When I run a webinar, I don’t wish to send out the exact same e-mail to every individual on my list. I wish to send them the proper e-mail for their level of engagement – . . Here’s the automation I use to promote an evergreen webinar: First it validates that they haven’t already bought the item I pitch in the webinar.
Then it sends out a series of emails to get them interested in the webinar, and to motivate them to register. If they register, they right away struck the “Objective” toward completion of the webinar, and the automation ends. If they don’t register, they get added to an automation promoting a rebroadcast of the webinar. .
This allows me to customize my messaging, in other automations, based upon the contact’s engagement with the webinar. Here’s the WebinarJam combination panel: I can add tags based upon whether the contact registered, attended, missed out on, or based upon for how long they remained in the webinar. These tags can then activate automations within ActiveCampaign.
It costs me cash, and it makes it most likely that my emails go to spam or Gmail’s promotions tab. Individuals who do not open my e-mails make it harder for other emails to get to the individuals who really want them! The “Pro” strategy of ActiveCampaign has lead scoring constructed in.
Here’s an automation I obtained from ActiveCampaign’s library of automations, which I utilize to tell which contacts aren’t engaging with my e-mails. When a contact subscribes, this automation includes a “0 days” tag. As time passes, it adds new tags for 7 days, 30 days, 60 days, etc Each time they open an e-mail, a separate automation removes them from this automation, removes all of those tags, and starts this automation over once again.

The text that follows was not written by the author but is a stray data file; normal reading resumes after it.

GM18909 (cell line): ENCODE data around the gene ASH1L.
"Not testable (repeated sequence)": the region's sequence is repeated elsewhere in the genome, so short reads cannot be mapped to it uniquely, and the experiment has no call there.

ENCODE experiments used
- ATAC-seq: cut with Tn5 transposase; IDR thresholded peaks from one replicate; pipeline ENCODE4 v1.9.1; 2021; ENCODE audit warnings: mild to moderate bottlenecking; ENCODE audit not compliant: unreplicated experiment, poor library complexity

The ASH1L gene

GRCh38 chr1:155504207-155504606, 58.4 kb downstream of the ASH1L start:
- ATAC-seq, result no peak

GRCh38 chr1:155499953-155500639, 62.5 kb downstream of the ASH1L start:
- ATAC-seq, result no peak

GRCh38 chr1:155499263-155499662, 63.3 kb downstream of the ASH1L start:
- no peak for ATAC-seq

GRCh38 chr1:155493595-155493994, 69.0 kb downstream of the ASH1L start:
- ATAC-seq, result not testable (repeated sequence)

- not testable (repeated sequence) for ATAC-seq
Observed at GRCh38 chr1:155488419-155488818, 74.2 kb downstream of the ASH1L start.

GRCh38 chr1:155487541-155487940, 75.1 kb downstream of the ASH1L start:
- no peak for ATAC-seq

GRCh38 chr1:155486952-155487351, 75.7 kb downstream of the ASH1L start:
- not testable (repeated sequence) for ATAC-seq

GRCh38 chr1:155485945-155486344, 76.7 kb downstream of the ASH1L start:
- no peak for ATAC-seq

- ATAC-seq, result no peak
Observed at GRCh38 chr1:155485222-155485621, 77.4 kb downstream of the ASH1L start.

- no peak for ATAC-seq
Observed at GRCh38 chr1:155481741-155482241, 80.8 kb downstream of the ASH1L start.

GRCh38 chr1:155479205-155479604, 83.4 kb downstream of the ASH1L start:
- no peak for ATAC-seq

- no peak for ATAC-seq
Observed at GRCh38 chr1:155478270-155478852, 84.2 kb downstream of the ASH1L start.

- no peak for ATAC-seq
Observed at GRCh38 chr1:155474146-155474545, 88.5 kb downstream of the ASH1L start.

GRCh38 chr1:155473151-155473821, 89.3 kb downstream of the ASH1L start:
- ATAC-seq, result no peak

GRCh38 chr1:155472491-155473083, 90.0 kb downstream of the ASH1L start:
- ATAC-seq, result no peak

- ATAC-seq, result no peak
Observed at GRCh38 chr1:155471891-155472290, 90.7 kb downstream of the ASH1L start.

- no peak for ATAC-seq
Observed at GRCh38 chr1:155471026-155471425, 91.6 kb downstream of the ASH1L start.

This automation can be frustrating in the beginning, and this is one of those cases where I wish ActiveCampaign had a more out-of-the-box option. But, since you can do anything with ActiveCampaign, sometimes you have to build things from scratch. ActiveCampaign has a choice to erase non-active subscribers, which I don’t recommend.
Some customers do not have actually tracking switched on, so their opens aren’t tape-recorded. Others still want to be subscribed however have actually been hectic. Here’s my reactivation series: I send one e-mail asking if they still wish to be subscribed, and briefly discussing why I keep my email list tidy. In one week, I send them another e-mail (if they already clicked the confirmation link in the previous email, they’ve already been removed from the automation utilizing a different automation) – .
The automation then unsubscribes them. My e-mails also have a link to a kind where they can enter their email address to let me know that they do not have tracking made it possible for. This kind adds a tag that I use to filter those contacts out. . I used to include this tag when they clicked on a link, however when individuals don’t have tracking on, it makes those links not work so reliably! I only send an easy “do you still want my e-mails?” confirmation.